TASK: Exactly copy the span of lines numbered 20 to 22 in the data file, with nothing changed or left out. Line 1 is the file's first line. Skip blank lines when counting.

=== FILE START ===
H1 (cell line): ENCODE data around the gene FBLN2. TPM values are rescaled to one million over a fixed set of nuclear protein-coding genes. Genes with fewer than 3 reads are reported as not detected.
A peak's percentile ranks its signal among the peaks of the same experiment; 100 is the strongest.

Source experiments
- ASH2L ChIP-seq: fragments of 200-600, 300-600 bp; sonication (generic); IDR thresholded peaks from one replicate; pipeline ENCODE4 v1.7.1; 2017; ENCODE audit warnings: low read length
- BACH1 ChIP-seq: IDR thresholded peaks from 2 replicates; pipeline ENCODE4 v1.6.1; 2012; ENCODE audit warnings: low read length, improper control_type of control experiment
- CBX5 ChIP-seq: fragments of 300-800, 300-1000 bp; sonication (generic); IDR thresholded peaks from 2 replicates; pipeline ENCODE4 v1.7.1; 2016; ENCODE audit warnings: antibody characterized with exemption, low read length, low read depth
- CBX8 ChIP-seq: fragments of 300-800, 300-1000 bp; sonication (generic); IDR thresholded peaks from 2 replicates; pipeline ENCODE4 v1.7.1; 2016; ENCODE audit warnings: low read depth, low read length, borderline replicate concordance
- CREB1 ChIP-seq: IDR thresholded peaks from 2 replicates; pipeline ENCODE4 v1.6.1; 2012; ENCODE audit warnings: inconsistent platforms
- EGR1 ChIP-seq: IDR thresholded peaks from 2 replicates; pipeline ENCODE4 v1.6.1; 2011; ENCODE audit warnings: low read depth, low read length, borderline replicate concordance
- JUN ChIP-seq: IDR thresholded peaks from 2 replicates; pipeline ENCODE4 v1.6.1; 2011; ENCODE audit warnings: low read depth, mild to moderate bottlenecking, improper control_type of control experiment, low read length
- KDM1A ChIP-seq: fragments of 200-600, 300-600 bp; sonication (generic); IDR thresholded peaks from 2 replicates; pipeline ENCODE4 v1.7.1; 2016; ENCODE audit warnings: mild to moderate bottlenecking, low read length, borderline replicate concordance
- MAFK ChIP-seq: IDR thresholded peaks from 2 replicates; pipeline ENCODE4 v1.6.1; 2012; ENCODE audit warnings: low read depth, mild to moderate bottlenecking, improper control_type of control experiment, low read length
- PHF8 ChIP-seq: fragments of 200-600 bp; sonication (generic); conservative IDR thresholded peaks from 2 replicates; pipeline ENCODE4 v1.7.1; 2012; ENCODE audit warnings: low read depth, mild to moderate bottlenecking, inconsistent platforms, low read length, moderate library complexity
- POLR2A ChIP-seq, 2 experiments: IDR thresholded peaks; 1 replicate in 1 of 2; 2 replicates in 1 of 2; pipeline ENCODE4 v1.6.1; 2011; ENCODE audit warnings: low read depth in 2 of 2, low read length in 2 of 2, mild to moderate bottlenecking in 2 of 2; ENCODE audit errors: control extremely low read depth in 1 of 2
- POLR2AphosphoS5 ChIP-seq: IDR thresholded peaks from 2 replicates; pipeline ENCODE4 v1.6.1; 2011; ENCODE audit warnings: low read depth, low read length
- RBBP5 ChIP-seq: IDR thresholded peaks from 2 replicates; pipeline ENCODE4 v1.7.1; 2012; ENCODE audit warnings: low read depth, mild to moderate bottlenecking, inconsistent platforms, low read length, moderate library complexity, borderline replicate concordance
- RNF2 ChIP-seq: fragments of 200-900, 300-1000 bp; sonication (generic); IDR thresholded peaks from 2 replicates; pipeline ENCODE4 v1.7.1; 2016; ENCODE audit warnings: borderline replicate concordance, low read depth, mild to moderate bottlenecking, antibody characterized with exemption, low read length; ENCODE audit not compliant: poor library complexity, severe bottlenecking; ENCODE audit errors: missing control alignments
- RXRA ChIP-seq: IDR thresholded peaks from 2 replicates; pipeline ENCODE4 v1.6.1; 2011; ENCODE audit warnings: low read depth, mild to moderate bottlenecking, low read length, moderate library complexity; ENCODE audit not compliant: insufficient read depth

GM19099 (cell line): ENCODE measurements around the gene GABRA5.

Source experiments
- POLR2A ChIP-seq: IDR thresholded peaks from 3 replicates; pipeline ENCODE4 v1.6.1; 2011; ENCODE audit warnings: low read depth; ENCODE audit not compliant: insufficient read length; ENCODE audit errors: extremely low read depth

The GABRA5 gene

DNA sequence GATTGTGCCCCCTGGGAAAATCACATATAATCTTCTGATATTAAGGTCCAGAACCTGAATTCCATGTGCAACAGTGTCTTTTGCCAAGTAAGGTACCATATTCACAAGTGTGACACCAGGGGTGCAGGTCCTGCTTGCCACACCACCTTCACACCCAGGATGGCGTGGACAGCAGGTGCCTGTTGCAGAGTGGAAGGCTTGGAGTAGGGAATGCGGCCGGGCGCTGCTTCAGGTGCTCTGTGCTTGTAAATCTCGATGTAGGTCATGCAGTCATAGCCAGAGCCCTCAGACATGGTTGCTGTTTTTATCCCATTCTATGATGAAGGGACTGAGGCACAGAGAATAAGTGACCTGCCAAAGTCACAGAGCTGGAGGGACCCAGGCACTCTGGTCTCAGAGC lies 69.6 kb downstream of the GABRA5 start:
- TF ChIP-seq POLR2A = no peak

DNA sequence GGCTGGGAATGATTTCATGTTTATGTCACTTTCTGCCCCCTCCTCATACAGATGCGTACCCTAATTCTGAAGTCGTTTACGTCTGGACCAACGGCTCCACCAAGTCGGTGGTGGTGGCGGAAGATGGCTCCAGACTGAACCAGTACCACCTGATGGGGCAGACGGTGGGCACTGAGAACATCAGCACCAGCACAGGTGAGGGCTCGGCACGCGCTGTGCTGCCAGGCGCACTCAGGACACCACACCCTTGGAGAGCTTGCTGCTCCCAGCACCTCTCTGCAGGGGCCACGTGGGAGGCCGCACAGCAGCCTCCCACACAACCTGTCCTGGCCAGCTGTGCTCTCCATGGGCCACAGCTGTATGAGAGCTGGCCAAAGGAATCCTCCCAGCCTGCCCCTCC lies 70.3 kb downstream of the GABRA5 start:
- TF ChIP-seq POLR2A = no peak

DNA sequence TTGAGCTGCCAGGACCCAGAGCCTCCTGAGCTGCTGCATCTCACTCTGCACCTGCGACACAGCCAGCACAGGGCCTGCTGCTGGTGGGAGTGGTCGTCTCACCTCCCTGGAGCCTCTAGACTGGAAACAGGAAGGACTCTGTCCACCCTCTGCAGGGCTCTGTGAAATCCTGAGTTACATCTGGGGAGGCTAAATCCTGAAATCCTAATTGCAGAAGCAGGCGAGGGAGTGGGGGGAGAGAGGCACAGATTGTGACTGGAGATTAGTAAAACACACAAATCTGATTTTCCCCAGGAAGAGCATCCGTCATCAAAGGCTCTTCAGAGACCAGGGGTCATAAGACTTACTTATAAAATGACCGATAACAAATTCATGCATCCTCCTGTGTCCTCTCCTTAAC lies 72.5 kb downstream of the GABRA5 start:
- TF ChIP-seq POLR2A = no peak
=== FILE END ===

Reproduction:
Source experiments
- POLR2A ChIP-seq: IDR thresholded peaks from 3 replicates; pipeline ENCODE4 v1.6.1; 2011; ENCODE audit warnings: low read depth; ENCODE audit not compliant: insufficient read length; ENCODE audit errors: extremely low read depth

The GABRA5 gene